Wednesday, June 13, 2018

Feminine, Balancing, Heart Opening Geranium

Herbal Remedies from the Judean Hills
אוטרה – Scented Geranium – Pelargonium Graveolens
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Feminine, Balancing, Heart Opening Geranium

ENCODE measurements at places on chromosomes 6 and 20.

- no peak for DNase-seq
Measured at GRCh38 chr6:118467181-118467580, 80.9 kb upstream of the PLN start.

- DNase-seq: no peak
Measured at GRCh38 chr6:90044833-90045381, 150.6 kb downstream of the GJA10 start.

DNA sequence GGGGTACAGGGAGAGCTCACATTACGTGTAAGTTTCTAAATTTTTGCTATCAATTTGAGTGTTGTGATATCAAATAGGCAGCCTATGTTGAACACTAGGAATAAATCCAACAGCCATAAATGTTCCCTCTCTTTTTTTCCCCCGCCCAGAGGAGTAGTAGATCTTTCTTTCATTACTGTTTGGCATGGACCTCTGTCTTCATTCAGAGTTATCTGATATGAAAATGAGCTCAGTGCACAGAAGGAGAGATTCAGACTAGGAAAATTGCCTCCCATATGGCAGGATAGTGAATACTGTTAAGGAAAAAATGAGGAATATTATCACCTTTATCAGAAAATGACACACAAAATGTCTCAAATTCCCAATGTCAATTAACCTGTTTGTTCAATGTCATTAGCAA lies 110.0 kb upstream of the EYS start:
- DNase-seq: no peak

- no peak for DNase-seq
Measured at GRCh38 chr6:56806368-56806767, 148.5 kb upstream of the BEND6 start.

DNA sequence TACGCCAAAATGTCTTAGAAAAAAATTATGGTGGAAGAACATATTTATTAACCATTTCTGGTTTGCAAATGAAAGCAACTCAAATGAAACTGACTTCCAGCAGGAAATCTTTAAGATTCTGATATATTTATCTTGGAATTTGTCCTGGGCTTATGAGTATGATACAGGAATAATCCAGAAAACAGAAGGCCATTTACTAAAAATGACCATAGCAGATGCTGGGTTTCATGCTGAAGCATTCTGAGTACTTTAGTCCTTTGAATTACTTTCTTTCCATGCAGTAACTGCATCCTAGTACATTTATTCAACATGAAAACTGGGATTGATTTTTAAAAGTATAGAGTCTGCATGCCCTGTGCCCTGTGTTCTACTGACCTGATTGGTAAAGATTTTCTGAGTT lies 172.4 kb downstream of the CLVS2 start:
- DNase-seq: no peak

One of my students recently asked me when we would be learning about scented geranium in Herbal Workshop, so I chose to share some insight about this flower now, although it grows throughout the year. Scented geranium, best known as rose or lemon geranium, is a favorite of mine. I use its natural essential oil as my daily perfume, for I feel that it resonates beautifully with me. This may be why women always compliment my scent when I wear pure geranium oil. Geranium is a classic remedy for those who focus so heavily on work and the logical processes of life that they lose touch with their ability to just sit and enjoy the wonders of the world. Geranium helps switching gears so we can take a moment to appreciate and smell the flowers. Workaholics and driven people like myself benefit most from a little geranium in their lives. Geranium extends its warm hand of comfort to the ‘inner child’ and helps open our hearts and heal the pain of repressed memories. It strengthens our feminine or ‘yin’ aspects and promotes a creative, receptive lifestyle. Geranium helps restore the balance of our adrenal and female hormonal systems and balances the male and female energies. By nourishing the blood and yin, geranium helps to ease conditions that lead to PMS, peri-menopause and related symptoms, as well as fatigue and energy swings. Geranium is used in dream work and astral travel. It also helps overcome depression and apprehension. I can especially relate to geranium’s ability to help the mind focus at times when I feel overwhelmed with pressure and the sense of ‘too much on my mind.’ In the past, scented geranium was carried in small bouquets by fine ladies, used as table decorations and exchanged between lovers. They were extremely popular in Europe and North America throughout the 18th and 19th centuries. In England during the Victorian period, women with long dresses would purposely pass scented geraniums to allow their dresses to touch the plants and spread the good fragrance in the air to perfume their homes. In our time, geranium has merited a ‘comeback’ in popularity.